Another sign of how deeply the assassination of President Kennedy is etched into the American imagination is a new opera, “Requiem” that debuted on Friday in Baltimore.
“I think it’s important for all arts to be a reflection of today’s society, so even though this is about something that happened 50 years ago,” says Caitlin Vincent, the librettist, a graduate of the Peabody School at Johns Hopkins University in Baltimore. Vincent said she and her colleague, Josh Bornfield, “were still informed by what’s going on now, both in terms of the opera community and in the greater American situation.”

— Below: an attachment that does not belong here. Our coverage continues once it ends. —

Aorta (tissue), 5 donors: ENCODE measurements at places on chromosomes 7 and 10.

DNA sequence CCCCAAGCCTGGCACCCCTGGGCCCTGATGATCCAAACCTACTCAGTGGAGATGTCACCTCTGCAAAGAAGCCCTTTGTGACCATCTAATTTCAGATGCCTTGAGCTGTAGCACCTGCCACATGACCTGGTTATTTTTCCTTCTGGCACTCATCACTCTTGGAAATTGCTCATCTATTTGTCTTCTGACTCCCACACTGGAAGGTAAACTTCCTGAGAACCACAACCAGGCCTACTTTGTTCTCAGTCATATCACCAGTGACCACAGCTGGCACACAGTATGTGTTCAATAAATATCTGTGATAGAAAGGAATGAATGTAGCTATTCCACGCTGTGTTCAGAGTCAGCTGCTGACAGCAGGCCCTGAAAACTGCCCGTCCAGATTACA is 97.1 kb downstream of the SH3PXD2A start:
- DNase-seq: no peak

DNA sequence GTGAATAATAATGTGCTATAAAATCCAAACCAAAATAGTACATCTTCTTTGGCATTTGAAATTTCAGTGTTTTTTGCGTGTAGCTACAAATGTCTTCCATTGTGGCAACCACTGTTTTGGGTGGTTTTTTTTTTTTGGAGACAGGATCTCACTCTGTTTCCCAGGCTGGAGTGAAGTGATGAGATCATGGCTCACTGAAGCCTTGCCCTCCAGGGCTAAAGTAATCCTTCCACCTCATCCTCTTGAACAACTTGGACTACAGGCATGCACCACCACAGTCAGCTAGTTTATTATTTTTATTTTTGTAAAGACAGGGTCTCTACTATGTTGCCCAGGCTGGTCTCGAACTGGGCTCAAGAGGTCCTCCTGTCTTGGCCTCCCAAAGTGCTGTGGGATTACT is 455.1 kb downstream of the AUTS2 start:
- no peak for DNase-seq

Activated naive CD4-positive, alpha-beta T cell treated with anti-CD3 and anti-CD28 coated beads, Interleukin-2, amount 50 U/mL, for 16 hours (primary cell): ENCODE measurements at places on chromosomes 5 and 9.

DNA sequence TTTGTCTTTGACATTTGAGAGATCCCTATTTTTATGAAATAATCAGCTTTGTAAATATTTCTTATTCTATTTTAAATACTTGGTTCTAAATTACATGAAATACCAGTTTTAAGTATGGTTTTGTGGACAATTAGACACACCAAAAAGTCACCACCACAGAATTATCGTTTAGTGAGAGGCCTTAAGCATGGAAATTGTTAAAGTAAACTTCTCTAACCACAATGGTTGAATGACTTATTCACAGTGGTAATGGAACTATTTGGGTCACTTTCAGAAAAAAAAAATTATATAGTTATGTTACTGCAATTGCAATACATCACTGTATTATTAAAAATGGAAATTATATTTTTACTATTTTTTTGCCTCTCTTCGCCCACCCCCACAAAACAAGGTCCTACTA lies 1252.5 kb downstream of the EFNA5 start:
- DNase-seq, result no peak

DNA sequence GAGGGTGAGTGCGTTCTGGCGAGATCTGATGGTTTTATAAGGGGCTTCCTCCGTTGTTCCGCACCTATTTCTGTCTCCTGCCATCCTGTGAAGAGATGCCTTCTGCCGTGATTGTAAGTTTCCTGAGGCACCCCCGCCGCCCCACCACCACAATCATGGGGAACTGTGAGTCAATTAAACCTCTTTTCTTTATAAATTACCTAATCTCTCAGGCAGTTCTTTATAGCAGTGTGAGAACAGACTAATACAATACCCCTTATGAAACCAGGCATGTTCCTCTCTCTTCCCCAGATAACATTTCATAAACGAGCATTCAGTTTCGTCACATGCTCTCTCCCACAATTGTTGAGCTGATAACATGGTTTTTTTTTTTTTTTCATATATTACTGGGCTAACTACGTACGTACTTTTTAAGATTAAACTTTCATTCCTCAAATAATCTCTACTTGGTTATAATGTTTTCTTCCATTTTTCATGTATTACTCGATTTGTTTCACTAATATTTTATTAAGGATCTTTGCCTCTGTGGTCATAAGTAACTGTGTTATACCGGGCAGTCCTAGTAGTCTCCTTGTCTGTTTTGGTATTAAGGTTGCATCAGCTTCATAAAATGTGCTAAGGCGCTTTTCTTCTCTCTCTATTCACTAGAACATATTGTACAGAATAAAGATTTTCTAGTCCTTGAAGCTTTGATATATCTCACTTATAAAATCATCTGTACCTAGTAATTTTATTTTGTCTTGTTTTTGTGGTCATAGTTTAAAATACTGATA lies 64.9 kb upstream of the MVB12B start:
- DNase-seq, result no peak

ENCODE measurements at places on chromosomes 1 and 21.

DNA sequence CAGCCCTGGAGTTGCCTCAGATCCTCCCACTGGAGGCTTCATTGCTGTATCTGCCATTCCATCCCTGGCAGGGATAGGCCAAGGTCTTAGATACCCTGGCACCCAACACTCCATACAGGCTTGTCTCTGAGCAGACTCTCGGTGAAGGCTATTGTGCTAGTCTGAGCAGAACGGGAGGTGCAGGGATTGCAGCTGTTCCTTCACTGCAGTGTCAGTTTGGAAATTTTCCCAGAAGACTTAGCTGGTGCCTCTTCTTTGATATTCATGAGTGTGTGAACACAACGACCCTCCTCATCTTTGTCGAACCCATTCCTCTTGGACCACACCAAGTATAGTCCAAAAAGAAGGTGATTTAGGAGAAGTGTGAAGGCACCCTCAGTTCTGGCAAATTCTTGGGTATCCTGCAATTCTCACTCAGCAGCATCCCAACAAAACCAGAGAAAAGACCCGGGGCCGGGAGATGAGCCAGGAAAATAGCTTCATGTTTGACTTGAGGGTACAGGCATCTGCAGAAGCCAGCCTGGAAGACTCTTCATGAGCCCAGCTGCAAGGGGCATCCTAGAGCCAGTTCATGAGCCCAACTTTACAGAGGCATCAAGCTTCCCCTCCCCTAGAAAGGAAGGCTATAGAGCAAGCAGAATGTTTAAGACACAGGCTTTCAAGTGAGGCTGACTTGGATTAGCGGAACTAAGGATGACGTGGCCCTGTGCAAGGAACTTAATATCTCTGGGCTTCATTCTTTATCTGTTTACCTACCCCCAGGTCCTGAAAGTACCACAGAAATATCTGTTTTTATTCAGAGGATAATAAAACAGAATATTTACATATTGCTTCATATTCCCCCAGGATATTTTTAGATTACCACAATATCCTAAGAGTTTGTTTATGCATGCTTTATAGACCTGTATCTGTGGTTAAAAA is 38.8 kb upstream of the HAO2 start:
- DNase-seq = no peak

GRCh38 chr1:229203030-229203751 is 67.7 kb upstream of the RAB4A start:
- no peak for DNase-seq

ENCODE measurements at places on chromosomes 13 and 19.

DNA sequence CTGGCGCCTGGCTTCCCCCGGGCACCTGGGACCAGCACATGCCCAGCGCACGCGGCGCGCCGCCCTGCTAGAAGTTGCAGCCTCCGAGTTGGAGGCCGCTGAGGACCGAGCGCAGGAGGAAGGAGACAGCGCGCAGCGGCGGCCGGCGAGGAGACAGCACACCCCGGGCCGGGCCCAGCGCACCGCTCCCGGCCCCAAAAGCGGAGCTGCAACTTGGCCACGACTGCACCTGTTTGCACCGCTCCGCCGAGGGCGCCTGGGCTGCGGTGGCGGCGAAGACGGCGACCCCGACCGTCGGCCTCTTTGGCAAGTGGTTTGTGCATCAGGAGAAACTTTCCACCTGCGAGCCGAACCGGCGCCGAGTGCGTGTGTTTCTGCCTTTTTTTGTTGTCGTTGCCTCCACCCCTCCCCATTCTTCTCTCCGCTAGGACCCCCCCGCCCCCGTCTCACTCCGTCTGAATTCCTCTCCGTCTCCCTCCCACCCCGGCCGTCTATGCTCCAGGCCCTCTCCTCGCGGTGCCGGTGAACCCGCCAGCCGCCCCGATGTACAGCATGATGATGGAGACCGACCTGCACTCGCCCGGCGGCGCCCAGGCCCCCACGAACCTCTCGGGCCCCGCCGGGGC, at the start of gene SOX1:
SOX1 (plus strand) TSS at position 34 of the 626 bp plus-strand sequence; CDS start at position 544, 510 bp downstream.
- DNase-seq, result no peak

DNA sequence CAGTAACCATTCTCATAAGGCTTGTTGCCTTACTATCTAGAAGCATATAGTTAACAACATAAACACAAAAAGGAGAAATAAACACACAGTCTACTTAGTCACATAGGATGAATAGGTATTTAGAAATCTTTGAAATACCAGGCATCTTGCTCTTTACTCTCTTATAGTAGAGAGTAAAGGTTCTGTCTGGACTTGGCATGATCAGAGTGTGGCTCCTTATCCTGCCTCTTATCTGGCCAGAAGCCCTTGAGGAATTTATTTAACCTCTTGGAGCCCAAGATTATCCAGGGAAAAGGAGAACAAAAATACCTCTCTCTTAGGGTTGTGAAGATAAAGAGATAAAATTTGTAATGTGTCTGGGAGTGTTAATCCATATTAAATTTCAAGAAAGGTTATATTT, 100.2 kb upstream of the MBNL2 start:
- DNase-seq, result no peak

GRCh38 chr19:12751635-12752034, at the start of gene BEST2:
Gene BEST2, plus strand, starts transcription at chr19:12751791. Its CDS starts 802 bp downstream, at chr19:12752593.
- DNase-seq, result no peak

“No one in the cast remembers this—we’re all too young,” she went on. “but it’s such a pivotal point in our national identity. Even 50 years later, our parents can all remember exactly where they were. It’s sort of the [September 11] for them. And 50 years ago, it’s interesting to see what’s changed, what hasn’t changed, we’re still having these moments of national tragedy—gun control, inequality—and I wanted to make a tribute to them. And it seemed like an opera was a fitting thing to do, given their support of the arts.”